Whatever the fate of her lost leg, the remaining one was magnificent. It was stockinged and shod at all times and in all weather. Once in a while she got a felt slipper for Christmas or her birthday, but they soon disappeared, for Eva always wore a black laced-up shoe that came well above her ankle. Nor did she wear overlong dresses to disguise the empty place on her left side. Her dresses were mid-calf so that her one glamorous leg was always in view as well as the long fall of space below her left thigh. One of her men friends had fashioned a kind of wheelchair for her: a rocking-chair top fitted into a large child’s wagon. In this contraption she wheeled around the room, from bedside to dresser to the balcony that opened out the north side of her room or to the window that looked out on the back yard. The wagon was so low that children who spoke to her standing up were eye level with her, and adults, standing or sitting, had to look down at her. But they didn’t know it. They all had the impression that they were looking up at her, up into the open distances of her eyes, up into the soft black of her nostrils and up at the crest of her chin.
Eva had married a man named BoyBoy and had three children: Hannah, the eldest, and Eva, whom she named after herself but called Pearl, and a son named Ralph, whom she called Plum.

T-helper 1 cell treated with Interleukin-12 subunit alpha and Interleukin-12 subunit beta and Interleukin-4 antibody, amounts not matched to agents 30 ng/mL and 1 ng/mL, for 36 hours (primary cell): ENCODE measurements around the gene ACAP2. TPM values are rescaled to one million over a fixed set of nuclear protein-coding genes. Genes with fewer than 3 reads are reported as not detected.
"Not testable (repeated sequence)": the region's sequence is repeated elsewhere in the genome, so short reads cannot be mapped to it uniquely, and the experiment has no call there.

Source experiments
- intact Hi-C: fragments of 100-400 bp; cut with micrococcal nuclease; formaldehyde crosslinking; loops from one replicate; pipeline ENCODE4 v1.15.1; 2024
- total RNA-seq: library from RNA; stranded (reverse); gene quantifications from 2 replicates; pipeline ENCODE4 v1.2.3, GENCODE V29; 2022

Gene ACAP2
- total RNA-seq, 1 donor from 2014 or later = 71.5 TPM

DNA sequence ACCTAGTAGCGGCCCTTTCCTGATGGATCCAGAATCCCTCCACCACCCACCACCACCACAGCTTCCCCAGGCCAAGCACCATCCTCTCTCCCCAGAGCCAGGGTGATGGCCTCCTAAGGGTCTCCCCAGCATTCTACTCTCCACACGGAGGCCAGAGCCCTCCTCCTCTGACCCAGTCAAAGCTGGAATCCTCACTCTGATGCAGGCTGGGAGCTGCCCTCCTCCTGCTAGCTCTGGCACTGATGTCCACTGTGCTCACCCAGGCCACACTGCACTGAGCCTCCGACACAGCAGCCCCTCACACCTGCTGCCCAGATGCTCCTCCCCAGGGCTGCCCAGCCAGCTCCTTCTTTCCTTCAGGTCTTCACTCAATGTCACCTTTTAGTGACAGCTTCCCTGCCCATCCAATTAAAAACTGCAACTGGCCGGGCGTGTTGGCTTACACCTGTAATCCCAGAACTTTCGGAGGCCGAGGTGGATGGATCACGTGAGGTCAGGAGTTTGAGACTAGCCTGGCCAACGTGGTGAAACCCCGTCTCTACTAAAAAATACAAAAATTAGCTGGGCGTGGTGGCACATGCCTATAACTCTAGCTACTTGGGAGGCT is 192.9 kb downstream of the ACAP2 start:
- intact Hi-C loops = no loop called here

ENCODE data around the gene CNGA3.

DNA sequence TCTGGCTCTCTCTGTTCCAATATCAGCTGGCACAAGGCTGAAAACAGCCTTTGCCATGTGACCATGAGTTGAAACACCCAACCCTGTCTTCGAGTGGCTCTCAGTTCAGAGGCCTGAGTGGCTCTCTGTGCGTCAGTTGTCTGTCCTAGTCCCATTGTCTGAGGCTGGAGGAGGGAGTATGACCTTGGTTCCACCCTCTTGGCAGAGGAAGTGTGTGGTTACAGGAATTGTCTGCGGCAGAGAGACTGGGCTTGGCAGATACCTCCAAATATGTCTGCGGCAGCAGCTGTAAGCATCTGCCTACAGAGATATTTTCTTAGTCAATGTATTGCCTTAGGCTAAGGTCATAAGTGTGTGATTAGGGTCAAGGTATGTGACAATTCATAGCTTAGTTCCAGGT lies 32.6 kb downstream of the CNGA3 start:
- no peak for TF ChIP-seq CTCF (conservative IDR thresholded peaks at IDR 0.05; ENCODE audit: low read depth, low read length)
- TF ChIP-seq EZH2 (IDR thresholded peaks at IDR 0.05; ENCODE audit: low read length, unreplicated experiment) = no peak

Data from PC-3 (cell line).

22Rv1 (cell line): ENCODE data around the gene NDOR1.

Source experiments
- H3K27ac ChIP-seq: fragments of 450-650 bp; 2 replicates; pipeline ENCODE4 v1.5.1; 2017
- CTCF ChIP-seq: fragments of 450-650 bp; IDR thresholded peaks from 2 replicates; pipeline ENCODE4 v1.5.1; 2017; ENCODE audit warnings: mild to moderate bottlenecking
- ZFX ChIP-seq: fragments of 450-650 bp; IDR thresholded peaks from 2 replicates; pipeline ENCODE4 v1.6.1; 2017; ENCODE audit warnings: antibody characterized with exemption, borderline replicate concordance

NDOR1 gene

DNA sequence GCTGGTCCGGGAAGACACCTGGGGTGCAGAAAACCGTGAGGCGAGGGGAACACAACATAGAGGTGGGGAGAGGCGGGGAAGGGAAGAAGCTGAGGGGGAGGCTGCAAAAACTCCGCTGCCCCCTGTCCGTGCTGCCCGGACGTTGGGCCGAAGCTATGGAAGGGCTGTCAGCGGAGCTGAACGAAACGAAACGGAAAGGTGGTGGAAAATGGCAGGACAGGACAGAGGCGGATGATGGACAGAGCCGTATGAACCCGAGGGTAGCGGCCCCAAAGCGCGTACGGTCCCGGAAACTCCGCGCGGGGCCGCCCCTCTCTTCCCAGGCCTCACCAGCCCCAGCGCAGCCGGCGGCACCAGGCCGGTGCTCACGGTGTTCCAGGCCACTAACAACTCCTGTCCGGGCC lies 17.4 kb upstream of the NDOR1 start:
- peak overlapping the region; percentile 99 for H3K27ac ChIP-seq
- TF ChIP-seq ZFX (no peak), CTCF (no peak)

After five years of a sad and disgruntled marriage BoyBoy took off. During the time they were together he was very much preoccupied with other women and not home much. He did whatever he could that he liked, and he liked womanizing best, drinking second, and abusing Eva third. When he left in November, Eva had $1.65, five eggs, three beets and no idea of what or how to feel. The children needed her; she needed money, and needed to get on with her life. But the demands of feeding her three children were so acute she had to postpone her anger for two years until she had both the time and the energy for it. She was confused and desperately hungry. There were very few black families in those low hills then. The Suggs, who lived two hundred yards down the road, brought her a warm bowl of peas, as soon as they found out, and a plate of cold bread. She thanked them and asked if they had a little milk for the older ones. They said no, but Mrs. Jackson, they knew, had a cow still giving. Eva took a bucket over and Mrs. Jackson told her to come back and fill it up in the morning, because the evening milking had already been done. In this way, things went on until near December. People were very willing to help, but Eva felt she would soon run her welcome out; winters were hard and her neighbors were not that much better off. She would lie in bed with the baby boy, the two girls wrapped in quilts on the floor, thinking. The oldest child, Hannah, was five and too young to take care of the baby alone, and any housework Eva could find would keep her away from them from five thirty or earlier in the morning until dark—way past eight. The white people in the valley weren’t rich enough then to want maids; they were small farmers and tradesmen and wanted hard-labor help if anything. She thought also of returning to some of her people in Virginia, but to come home dragging three young ones would have to be a step one rung before death for Eva. She would have to scrounge around and beg through the winter, until her baby was at least nine months old, then she could plant and maybe hire herself out to valley farms to weed or sow or feed stock until something steadier came along at harvest time. She thought she had probably been a fool to let BoyBoy haul her away from her people, but it had seemed so right at the time. He worked for a white carpenter and toolsmith who insisted on BoyBoy’s accompanying him when he went West and set up in a squinchy little town called Medallion. BoyBoy brought his new wife and built them a one-room cabin sixty feet back from the road that wound up out of the valley, on up into the hills and was named for the man he worked for. They lived there a year before they had an outhouse.